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Ipsos pollster Darrell Bricker made a smart point on Twitter, Tuesday night. Political polling, he said, was a waste of time and money right now, because “partisanship has been suspended as voters get behind government COVID recovery plans they hope will work.”

This won’t last, he added. We “will return to politics at some point.” So when politics does return, what will it look like? History suggests things will not look good for conservatives.

Trauma benefits incumbents. It doesn’t matter whether you’re NDP (John Horgan in British Columbia), Liberal (Justin Trudeau, federally) or Conservative (Doug Ford in Ontario), governments are popular and oppositions parties ignored.

This is hardly surprising. Frightened voters are counting on their political leaders to protect them from a serious threat. Canada’s death rate is lower than that of the United States and most, although not all, of the larger countries in Europe. All governing parties at the provincial and federal level are likely to be rewarded.

But as the first tentative efforts to loosen restrictions get under way, political questions are bound to arise. How great an increase in deaths is tolerable in order to get people back to work? How far should taxpayers be asked to go to protect failing businesses? Should there be any limit to the debt governments take on?

It isn’t hard to imagine conservative and progressive parties putting forward very different answers to those questions. So which side are most voters more likely to support?

In past traumas, external threats have pushed voters toward conservative leaders, who tend to respond aggressively. The oil shock and Iranian hostage crisis in 1979-80 defeated Democratic president Jimmy Carter and elected Republican challenger Ronald Reagan. The Falklands War in 1982 probably saved British prime minister Margaret Thatcher from defeat after one term. The attacks of Sept. 11, 2001, helped re-elect Republican president George W. Bush in 2004.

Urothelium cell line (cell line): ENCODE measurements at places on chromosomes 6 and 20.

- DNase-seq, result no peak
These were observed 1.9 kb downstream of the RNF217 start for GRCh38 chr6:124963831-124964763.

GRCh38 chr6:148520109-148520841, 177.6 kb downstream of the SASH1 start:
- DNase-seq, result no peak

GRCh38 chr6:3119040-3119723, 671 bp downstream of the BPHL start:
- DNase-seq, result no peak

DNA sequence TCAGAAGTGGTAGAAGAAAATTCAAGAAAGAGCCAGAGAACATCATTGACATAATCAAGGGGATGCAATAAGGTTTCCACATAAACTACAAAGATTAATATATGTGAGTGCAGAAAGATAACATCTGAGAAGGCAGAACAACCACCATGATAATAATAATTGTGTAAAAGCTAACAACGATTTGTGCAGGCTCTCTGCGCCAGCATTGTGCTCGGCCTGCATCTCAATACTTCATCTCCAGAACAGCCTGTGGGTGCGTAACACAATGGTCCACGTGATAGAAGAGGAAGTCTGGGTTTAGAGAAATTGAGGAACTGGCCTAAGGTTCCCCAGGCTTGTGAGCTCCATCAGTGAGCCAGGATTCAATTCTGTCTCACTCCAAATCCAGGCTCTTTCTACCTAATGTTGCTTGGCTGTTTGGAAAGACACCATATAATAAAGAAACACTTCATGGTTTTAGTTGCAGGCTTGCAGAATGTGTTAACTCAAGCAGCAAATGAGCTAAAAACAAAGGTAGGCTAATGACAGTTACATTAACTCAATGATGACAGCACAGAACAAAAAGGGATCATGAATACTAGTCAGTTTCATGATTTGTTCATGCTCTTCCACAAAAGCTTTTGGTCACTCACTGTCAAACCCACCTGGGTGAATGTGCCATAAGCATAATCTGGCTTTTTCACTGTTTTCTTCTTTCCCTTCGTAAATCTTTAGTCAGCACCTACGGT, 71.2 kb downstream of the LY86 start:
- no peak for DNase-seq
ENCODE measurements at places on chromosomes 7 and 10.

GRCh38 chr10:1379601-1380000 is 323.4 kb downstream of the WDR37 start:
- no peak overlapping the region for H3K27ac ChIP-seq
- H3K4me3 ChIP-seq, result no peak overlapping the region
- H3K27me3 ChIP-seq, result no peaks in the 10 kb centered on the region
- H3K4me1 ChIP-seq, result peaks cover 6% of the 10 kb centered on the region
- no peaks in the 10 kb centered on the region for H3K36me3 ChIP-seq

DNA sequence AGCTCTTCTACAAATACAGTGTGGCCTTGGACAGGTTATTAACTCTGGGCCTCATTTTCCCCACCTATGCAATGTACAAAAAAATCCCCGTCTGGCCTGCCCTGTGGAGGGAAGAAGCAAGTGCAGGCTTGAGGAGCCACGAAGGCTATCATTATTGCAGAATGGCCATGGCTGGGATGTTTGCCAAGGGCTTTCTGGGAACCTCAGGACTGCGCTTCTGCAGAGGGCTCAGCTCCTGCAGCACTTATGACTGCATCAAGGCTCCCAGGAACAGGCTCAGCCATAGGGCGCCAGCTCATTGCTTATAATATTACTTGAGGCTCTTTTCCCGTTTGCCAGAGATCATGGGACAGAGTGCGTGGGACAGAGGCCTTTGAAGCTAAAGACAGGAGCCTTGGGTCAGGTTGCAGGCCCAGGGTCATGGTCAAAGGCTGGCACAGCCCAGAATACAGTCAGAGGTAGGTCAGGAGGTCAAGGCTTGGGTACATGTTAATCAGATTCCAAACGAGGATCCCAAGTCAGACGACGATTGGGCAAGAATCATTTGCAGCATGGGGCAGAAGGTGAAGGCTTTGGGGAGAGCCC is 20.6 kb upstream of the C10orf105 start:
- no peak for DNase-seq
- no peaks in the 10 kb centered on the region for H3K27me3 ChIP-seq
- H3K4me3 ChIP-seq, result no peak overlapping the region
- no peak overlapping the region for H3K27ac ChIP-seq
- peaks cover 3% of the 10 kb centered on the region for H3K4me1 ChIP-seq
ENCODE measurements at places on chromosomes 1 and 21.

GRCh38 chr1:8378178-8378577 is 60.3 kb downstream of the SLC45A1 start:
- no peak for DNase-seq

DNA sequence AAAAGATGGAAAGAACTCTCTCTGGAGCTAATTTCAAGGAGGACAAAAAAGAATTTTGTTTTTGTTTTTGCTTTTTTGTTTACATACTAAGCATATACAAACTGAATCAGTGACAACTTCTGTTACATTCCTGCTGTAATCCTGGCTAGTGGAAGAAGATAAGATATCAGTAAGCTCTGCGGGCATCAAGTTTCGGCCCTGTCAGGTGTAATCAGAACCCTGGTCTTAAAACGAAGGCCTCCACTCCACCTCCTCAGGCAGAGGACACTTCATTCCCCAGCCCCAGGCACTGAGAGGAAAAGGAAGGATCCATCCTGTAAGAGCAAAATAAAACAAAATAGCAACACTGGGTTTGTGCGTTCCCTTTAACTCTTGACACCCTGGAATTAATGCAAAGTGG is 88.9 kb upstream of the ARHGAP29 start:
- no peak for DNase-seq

But internal threats favour progressives, who respond with heavy spending and social reforms. The Great Depression made Franklin Roosevelt a great president. The massive economic interventions to fight the Great Recession of 2008-2009 helped Barack Obama win a second term four years later.

To the extent COVID-19 is viewed as an internal threat, the $250-billion and counting the Liberals have spent to fight it should help Mr. Trudeau prevail over whoever the Conservatives choose as the next leader.

In the United States, where a presidential election is less than six months away, Republican President Donald Trump is defying the maxim of voters rallying around the leader. His initial underplaying of the crisis and his impatience to reopen the economy at whatever cost in lives has helped place Democratic challenger Joe Biden – 77 years old and sitting in his basement – ahead in the polls.

In Britain, Conservative Prime Minister Boris Johnson was initially reluctant to impose physical distancing or even to discourage people shaking hands. Thanks to that approach, Mr. Johnson was hospitalized with the disease and Britain now has the second-highest number of deaths in the world, after the United States.

“How on earth did it come to this?” Labour’s quite effective new leader, Keir Starmer, asked Wednesday. It’s a good thing for the Tories that the next British election is four years off.

The notion that external threats help conservatives and internal threats help progressives may also explain the latest round of China-bashing by those on the right.

This is not to say China shouldn’t be bashed. Incompetence and secretiveness in Beijing may have turned a containable outbreak into a global pandemic. But China is also a convenient whipping-country for American Republicans, who are trying to deflect attention from their own poor judgment. In Canada, outgoing Conservative Leader Andrew Scheer has had harsh words, and the Johnson government let it be known that it was “furious” with Beijing.

But the blame-China game is unlikely to work. COVID-19 is an intensely domestic affair, as every locked-down household can attest. The political season, when it returns, will favour Liberals in Canada at the national level, Democrats in the United States and Labour in Great Britain.

That season may be short, as debt and jobless numbers climb, businesses collapse and voters start valuing economic competence over social compassion.

But while the season lasts – probably for a year or so – the progressives will own the field.

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